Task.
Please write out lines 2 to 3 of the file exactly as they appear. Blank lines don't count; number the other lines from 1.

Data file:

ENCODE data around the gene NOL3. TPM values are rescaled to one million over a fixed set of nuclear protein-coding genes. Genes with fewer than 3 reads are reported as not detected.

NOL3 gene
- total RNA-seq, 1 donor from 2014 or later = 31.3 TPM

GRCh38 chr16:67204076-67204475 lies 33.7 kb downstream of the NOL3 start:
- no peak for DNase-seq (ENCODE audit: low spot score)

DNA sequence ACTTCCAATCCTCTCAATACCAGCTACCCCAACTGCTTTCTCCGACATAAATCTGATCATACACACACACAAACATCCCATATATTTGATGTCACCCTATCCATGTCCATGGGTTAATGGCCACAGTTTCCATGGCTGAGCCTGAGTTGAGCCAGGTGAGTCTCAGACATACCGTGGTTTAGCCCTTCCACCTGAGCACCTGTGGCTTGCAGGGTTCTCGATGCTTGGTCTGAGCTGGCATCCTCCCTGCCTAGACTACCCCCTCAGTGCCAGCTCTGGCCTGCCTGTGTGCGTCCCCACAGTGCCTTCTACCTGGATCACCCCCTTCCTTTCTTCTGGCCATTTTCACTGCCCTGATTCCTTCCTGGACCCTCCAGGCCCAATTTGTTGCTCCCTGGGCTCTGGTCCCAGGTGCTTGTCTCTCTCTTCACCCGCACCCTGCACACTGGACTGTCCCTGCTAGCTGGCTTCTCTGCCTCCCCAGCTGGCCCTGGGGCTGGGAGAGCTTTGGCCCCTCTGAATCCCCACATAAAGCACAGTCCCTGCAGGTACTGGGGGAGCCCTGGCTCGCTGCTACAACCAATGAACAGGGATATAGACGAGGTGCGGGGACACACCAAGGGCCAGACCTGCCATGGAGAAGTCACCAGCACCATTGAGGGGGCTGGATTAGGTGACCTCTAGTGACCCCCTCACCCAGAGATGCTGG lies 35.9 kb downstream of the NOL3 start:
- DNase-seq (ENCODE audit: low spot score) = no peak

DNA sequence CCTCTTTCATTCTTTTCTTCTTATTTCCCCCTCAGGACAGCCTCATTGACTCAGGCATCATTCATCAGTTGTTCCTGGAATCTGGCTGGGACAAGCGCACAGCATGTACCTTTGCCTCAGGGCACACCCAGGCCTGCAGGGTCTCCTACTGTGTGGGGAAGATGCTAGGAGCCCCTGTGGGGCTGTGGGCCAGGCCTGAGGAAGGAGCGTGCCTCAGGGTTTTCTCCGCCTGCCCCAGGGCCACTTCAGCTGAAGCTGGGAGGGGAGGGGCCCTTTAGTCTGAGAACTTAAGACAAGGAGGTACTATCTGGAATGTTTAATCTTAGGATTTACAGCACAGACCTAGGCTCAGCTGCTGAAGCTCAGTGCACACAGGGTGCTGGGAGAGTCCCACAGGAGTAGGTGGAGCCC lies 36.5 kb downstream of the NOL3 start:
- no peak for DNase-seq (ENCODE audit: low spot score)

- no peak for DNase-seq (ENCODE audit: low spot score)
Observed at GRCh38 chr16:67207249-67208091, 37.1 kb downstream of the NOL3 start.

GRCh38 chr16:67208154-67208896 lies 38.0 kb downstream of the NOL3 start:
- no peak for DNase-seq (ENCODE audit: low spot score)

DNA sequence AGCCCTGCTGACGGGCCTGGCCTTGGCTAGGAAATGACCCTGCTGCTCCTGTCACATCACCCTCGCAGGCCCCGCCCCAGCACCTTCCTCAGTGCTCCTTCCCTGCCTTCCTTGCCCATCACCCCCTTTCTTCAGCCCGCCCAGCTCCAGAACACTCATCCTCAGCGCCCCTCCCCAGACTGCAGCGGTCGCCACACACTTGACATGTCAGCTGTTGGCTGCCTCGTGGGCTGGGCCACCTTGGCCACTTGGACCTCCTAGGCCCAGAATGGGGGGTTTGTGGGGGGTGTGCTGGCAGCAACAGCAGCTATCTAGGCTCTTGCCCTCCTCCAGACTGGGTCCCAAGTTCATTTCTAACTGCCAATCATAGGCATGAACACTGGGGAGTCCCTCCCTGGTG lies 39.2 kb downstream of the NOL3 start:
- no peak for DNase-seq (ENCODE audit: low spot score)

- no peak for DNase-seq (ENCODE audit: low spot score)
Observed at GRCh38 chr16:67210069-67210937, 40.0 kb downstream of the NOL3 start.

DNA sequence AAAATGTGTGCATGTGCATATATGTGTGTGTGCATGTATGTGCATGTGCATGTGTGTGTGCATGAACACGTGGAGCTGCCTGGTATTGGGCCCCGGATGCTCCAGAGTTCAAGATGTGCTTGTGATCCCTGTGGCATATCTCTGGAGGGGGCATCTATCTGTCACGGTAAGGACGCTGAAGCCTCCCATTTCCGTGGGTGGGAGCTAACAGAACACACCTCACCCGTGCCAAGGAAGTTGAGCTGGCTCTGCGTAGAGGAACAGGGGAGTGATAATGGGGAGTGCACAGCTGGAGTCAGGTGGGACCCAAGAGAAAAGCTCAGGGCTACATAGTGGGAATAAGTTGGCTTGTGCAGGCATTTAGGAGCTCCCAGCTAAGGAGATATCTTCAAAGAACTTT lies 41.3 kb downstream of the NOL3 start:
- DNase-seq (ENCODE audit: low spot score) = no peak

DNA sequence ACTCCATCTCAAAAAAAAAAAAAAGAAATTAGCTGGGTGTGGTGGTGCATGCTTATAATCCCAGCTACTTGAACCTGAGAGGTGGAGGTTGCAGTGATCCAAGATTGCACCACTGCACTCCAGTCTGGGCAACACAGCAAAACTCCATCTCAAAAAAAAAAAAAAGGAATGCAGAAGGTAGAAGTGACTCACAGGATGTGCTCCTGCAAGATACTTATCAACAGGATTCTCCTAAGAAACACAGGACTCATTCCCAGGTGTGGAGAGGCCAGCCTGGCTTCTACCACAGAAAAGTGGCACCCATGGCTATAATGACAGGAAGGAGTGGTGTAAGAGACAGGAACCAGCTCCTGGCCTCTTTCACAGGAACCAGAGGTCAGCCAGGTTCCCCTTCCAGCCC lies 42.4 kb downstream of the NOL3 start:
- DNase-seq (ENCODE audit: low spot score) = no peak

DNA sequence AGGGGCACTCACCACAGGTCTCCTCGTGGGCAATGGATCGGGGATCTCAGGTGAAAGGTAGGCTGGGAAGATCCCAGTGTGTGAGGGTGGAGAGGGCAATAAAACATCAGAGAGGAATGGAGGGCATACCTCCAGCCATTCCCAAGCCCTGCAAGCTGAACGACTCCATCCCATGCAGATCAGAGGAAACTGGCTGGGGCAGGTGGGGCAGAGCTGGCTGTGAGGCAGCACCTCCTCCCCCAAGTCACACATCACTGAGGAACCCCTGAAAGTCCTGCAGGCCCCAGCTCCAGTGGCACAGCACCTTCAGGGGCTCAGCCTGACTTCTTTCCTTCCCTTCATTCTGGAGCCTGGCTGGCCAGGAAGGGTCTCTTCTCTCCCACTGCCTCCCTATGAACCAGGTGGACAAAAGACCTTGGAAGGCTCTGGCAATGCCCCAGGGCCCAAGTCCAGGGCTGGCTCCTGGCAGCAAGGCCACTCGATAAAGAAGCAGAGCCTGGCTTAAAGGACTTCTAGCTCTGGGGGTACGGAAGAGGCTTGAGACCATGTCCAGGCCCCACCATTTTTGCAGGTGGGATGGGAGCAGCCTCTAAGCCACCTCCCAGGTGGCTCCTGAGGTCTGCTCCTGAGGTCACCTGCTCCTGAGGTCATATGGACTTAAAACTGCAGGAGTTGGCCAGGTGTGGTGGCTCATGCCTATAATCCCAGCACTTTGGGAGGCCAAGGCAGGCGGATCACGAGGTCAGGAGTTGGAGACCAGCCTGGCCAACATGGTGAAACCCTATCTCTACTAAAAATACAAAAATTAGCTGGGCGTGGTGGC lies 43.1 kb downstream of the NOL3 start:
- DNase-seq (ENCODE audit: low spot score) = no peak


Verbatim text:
NOL3 gene
- total RNA-seq, 1 donor from 2014 or later = 31.3 TPM